There is a growing movement that critiques neoliberalism. My understanding is that the so-called anti-globalisation activists who protest at meetings and summits of political and corporate leaders are concerned primarily about the lack of fairness in trade between the so-called developed (ie. monetarily rich) countries and countries like Sri Lanka. In his talk, I felt Lingle misrepresented their position, and implied that anyone who opposed globalisation was somehow backward, blocking the path to progress and freedom.
For me, there is a difference between cultural globalisation (ie. the exchange and sharing of human values, art, fashion, etc…) and economic globalisation (a global open market) – but Lingle seemed to mix the two ideas up constantly. But he’s the economist, so perhaps I have it wrong.
Lingle also accused Asian political leaders of earning excessive amounts of money. Of course, there is some truth to this, so I asked if he could compare the financial habits of Asian leaders with their counterparts in Western nations such as the United States. Lingle’s response was amusing. He claimed that United States politicians make money after they retire and cited Bill Clinton’s involvement in the international lecture circuit as an example. Someone behind me mentioned Halliburton but either Lingle didn’t hear him or didn’t want to engage further in the topic.
Professor Lingle’s presentation style targeted a stereotyped version of a young audience and his argument was simplistic: Sri Lankan youth obviously desire the freedoms of the West, and the only way they can achieve such freedoms is to ensure that the whole of Sri Lanka is turned in to a free trade zone.
Unfortunately for him, his tactic was exposed when he pointed at two young women in the audience wearing sleeveless tops. Lingle inquired if they would have been able to wear such clothing a few decades ago, and not waiting for a response, claimed their dress style as an indicator that Sri Lanka’s youth are obviously Ã¢Â€Â˜modernising’ and desiring clothing that he ignorantly labelled as Ã¢Â€Â˜Western’.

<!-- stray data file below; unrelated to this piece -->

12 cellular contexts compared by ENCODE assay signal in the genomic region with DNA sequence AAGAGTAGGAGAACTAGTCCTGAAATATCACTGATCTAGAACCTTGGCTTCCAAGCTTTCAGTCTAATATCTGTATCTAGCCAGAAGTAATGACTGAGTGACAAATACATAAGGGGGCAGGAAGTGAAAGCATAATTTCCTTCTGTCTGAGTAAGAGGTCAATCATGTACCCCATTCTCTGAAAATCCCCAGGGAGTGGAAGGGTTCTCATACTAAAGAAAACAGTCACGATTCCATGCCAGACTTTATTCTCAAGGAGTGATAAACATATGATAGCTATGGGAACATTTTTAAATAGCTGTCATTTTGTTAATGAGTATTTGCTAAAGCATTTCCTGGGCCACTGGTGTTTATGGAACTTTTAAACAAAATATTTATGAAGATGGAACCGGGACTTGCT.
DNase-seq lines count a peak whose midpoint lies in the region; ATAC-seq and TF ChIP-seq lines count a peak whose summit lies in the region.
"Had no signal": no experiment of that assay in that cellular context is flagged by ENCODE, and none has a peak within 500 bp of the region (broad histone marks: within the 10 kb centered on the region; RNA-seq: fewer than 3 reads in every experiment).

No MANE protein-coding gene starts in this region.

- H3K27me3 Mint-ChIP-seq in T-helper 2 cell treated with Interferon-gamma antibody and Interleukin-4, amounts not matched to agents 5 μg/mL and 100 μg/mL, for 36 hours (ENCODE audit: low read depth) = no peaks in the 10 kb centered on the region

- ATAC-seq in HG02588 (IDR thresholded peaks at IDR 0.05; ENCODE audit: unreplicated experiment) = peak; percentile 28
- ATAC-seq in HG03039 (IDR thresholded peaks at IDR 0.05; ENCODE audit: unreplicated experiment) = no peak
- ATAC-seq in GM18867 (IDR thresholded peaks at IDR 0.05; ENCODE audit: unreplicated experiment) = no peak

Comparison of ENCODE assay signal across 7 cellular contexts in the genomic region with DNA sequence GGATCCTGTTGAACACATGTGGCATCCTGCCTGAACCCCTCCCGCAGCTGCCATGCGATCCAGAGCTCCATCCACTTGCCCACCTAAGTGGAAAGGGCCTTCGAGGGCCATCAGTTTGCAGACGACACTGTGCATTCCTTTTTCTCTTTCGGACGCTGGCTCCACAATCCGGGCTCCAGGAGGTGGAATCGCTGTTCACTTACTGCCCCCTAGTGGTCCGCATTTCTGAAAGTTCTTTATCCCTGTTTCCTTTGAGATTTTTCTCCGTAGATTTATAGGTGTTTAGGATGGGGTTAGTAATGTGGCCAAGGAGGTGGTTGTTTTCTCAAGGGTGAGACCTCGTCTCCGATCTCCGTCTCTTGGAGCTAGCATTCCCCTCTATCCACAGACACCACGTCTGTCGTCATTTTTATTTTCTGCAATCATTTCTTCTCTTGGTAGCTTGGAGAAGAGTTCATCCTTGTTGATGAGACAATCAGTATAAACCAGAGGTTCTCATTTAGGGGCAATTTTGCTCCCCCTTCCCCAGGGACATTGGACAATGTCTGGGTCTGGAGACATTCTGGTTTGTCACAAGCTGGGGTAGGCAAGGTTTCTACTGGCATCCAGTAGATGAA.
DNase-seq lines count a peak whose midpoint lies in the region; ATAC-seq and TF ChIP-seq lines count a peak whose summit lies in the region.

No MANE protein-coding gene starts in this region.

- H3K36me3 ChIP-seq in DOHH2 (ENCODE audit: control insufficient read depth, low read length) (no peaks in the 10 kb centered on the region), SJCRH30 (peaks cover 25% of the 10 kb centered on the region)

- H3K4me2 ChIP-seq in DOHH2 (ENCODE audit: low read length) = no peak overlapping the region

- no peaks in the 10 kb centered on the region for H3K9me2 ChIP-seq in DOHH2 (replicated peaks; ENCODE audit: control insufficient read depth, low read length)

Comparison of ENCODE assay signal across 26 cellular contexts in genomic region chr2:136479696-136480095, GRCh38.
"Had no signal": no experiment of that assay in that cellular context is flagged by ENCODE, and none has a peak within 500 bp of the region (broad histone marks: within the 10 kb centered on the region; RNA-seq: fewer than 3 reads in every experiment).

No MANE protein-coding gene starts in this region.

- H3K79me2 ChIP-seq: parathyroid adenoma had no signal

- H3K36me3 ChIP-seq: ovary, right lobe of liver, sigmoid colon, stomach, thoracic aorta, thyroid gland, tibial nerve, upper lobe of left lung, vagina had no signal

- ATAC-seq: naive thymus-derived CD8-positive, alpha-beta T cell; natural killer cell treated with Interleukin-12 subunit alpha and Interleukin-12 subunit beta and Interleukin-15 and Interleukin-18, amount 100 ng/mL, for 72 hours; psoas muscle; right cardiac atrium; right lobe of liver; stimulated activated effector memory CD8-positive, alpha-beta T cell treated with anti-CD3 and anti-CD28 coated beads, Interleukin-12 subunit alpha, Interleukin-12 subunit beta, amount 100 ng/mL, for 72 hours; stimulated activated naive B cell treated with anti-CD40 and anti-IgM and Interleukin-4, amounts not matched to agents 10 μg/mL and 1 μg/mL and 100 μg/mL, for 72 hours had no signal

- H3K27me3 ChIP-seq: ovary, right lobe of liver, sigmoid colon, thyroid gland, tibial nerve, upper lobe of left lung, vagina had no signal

Lingle was quickly reminded by the audience that not so long ago in Sri Lanka, the women moved around bare-breasted, contradicting his attempt to link dress sense with economic globalisation, which according to him, somehow delivers us with limitless freedoms such as being able to wear sleeveless tops. It would have been interesting if he could have told us of any links between conservative values and neo-liberalism, or if Christian ideology shapes the West’s foreign and trade policies. I don’t think it does, but the Professor may have been able to enlightened us further.
By the end of the talk, Lingle appeared frustrated and concluded by effectively apologising for being white and from the United States. He said he wished he was an Ã¢Â€ÂœAfrican womanÃ¢Â€Â implying that we, the audience would have probably taken his ideas as gospel if he was brown-skinned. As someone said afterwards, his comment is an insult to the intelligence of the audience who were present. If the West wishes to convince Sri Lankans of the virtues of opening their domestic markets, they need to send someone more sophisticated next time.
At the end of the day, Lingle is nothing more than a salesman for ideas that have had plenty of exposure already. There’s nothing fresh or innovative about the neoliberalism he presented.
Lingle’s profile mentions his Ã¢Â€Âœindependent consultancy that advises clients on economic and political risk in emerging market economiesÃ¢Â€Â. Let’s hope the Professor doesn’t feel he has to get dressed up as an African woman when he makes his next presentation to his clients!